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[Xmca-l] Re: Nate's new webpage on Vygotsky


The zone of proximal development is constructed in mediated activity.

That's my tuppence worth.


On 13 September 2014 11:12, Esther Goody <eg100@hermes.cam.ac.uk> wrote:

> Hmmmm,
> Re scaffolding = zone of proximal development:
> Is it?/Are they?
> I thought zone of proximal development was in one's head ..............
> While scaffolding, a la Brunner, by definition involves at least two
> people.
> [Of course text-actor could be seen as scaffolding. But this leads away
> from activity. I hope Vygotsky would not have got mired in text-actor stuff
> ]
> I am currently obsessed by the way dialogue - real exchanges between real
> people - seems to account for aspects of cognition.
> So it is important to keep role of actors central.
>         Comments?
>                 Esther Goody
> -----Original Message-----
> From: xmca-l-bounces@mailman.ucsd.edu [mailto:
> xmca-l-bounces@mailman.ucsd.edu] On Behalf Of Stone, Lynda
> Sent: 12 September 2014 23:42
> To: eXtended Mind, Culture, Activity
> Subject: [Xmca-l] Re: Nate's new webpage on Vygotsky
> Hi All!
> I just wanted to share that I use Peg and Mike's paper in all of my
> cognitive
> development classes for both undergraduate and graduate students.  It has
> been
> extremely helpful---my students, I'm thrilled to say, develop more complex
> understandings of what
> the zoped involves.  And when I combine this article with Activity
> Theory---
> the leading activity not only makes sense to them but also allows them to
> see how the intersubjective processes through which knowledge is
> constructed
>  are influenced by multiple aspects of a context--including motives.  They
> even change their
> views about "context" and come to understand it as a dynamic phenomenon---
> okay, I share this to say that this article is particularly helpful
> because by reading it my students
> see how culture and cognition  (another paper of Mike's) are constructed in
> the zoped.  These understandings are so different from the scaffolding
> metaphor and most all of my students
> have been taught that scaffolding is equivalent to the zoped.
> Hope this sharing is useful---
> -lynda
> On Sep 10, 2014, at 2:27 PM, mike cole wrote:
> The paper Peg and I wrote which takes up scaffolding along with other
> metaphors can be found at   http://lchc.ucsd.edu/Mike    current activity
> for the future is the title.
> mike
> On Wed, Sep 10, 2014 at 11:02 AM, Henry G. Shonerd III <hshonerd@gmail.com
> <mailto:hshonerd@gmail.com>>
> wrote:
> I appreciate ALL of the attachments! I worry that I am not Vygotskian
> enough, and would have thought Marzano was out of the XMCA mainstream. I am
> reminded of the XMCA conversation on direct instruction a few weeks back
> wherein Lisa Delpit's Other Peoples Children (1995) is cited as supporting
> DISTAR, prototypical direct instruction. In the same book, is a chapter on
> the "Silenced Dialog". I had a fantasy that Delpit could jump right in to
> the XMCA chat. I am embarrassed to say that I tried to get in touch with
> her (she was SO nice to me when we met some years ago), but she never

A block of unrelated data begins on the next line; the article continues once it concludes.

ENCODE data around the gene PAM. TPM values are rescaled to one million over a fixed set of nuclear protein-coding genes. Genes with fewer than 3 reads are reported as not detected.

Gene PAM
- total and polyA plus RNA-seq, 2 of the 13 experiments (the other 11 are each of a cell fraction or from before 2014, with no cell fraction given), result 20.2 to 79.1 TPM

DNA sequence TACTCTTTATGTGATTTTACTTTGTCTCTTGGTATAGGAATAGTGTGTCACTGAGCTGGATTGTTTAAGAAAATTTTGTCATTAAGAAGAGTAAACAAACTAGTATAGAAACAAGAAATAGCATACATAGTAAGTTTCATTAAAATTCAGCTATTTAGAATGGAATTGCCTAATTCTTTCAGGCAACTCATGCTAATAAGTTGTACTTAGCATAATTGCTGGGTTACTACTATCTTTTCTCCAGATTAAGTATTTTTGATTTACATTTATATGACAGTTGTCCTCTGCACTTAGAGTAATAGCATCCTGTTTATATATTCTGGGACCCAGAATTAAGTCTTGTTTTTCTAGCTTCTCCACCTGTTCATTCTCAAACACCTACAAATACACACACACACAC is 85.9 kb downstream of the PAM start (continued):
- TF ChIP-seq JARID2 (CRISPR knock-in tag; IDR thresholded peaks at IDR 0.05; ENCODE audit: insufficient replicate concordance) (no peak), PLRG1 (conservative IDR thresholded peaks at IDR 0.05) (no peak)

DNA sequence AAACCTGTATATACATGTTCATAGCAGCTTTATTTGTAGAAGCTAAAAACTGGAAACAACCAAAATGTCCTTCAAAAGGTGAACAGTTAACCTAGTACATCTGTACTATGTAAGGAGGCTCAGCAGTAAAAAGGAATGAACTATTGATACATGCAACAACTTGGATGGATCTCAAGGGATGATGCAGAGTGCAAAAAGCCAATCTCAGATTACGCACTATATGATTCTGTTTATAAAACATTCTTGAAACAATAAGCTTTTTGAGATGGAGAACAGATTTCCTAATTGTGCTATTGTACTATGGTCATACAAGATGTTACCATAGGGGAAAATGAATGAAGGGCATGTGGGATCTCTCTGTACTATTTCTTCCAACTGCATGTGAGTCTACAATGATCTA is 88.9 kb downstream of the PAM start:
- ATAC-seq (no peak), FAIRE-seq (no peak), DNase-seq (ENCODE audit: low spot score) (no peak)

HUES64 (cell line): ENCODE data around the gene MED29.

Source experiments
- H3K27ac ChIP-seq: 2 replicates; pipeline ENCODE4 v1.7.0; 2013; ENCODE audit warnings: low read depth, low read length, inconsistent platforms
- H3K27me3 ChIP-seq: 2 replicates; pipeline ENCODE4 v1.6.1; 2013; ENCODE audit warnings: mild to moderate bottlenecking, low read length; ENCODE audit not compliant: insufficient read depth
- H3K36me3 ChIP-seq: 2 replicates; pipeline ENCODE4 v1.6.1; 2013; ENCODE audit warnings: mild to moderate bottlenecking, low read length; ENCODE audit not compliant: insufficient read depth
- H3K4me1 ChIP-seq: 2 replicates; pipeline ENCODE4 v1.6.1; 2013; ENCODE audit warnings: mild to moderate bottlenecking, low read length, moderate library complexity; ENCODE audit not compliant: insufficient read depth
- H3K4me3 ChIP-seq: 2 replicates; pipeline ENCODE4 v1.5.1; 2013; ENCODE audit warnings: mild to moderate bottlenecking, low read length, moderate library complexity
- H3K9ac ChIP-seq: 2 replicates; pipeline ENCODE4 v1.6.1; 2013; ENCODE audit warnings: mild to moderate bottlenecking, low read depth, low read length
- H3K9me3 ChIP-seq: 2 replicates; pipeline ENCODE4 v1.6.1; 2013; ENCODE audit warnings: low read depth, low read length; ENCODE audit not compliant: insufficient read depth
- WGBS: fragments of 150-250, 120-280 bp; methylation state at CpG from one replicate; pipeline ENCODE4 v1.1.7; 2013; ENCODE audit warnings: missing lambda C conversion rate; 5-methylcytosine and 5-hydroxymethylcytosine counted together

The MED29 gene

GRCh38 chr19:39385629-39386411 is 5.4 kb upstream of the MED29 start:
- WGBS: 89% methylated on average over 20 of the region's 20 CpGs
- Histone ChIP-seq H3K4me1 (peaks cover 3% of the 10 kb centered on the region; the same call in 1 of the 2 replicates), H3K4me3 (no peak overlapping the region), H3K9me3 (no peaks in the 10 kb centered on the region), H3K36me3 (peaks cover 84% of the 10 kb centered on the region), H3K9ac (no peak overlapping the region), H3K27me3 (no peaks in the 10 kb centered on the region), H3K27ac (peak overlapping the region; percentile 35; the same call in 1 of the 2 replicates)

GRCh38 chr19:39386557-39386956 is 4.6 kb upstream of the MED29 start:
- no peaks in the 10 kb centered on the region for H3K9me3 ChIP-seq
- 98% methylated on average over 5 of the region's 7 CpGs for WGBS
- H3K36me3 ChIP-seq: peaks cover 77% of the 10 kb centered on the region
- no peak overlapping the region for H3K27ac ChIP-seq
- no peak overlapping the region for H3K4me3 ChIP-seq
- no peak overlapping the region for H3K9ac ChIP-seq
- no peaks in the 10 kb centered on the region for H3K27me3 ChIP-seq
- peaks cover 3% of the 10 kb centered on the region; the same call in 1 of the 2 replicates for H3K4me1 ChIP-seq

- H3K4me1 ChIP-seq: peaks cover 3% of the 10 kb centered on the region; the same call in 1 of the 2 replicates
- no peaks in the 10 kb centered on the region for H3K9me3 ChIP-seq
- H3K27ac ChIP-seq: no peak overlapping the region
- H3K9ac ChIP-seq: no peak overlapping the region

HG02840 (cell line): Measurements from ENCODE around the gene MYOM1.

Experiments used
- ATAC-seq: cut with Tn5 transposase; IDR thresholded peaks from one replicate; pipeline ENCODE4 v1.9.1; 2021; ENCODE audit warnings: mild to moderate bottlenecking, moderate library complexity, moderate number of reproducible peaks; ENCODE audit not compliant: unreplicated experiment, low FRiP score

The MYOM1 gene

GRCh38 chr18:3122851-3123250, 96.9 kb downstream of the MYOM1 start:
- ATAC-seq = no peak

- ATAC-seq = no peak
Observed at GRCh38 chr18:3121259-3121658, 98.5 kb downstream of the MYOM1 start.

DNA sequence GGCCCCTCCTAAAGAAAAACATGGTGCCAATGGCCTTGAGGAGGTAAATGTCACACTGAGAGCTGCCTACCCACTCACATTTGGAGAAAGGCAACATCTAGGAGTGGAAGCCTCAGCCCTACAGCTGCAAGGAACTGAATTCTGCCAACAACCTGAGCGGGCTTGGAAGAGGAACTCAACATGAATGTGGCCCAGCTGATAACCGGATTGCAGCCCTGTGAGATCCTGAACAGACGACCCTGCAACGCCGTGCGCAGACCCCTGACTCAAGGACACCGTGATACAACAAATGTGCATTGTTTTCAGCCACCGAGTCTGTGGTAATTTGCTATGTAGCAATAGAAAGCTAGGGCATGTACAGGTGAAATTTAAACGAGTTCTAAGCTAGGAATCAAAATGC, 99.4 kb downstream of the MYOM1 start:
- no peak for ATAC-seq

> responded, maybe for no other reason than that she is super busy doing
> other things. Maybe she got the message, but didn't want to join one more
> listserve. But I am wondering what she might have transpired if she joined
> in. I am thinking distributed cognition (Hutchins) and cognitive pluralism
> (a term I know from Vera's book, Creative Collaboration). The attachments
> that Phillip sent seem to find direct instruction complementary with more
> dialogic approaches to instruction, as per the turn-over principle of
> Bruner.
> Henry
> On Sep 10, 2014, at 9:58 AM, "White, Phillip" <Phillip.White@ucdenver.edu
> <mailto:Phillip.White@ucdenver.edu>>
> wrote:
> like Henry, i find the metaphor 'scaffolding' a useful term, and at the
> same time i'm also strengthening that metaphor with Brian Cambourne's
> "conditions for learning" that lead to student engagement, as well as how
> it relates to student engagement (Marzano), Fisher's "gradual release of
> responsibility" and Lave & Wenger's "community of practice"  -  in
> combination these works (along with critical race theory and queer theory,
> identity theory, Foucault's understanding of power - an impoverished
> listing here) provide a far richer, more complex understanding of student
> learning, than "motive" in CHAT.
> for me, theory is a mutable impression - much like a calligraphic haiku
> - in which theoretical understanding changes over time, context,
> relationships and experiences (again, an incomplete list).
> i hope that there aren't too many attachments here.
> phillip
> Phillip White, PhD
> Urban Community Teacher Education Program
> Site Coordinator
> Montview Elementary, Aurora, CO
> phillip.white@ucdenver.edu<mailto:phillip.white@ucdenver.edu>
> or
> pawhite@aps.k12.co.us
> <GradualReleaseResponsibilityJan08.pdf><lave(1996)_teaching.pdf><MarzanoHighlyEngagedClassroom.pdf><Cambourne
> Conditions.doc>
> --
> Development and Evolution are both ... "processes of construction and re-
> construction in which heterogeneous resources are contingently but more or
> less reliably reassembled for each life cycle." [Oyama, Griffiths, and
> Gray, 2001]
> Lynda Stone, Ph.D.
> Professor
> Dept. Child Development
> CSU Sacramento
> CSUS/UC-Links Program Director
> lstone@csus.edu<mailto:lstone@csus.edu>
> -----
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Carol A  Macdonald Ph D (Edin)
Developmental psycholinguist
Academic, Researcher,  and Editor
Honorary Research Fellow: Department of Linguistics, Unisa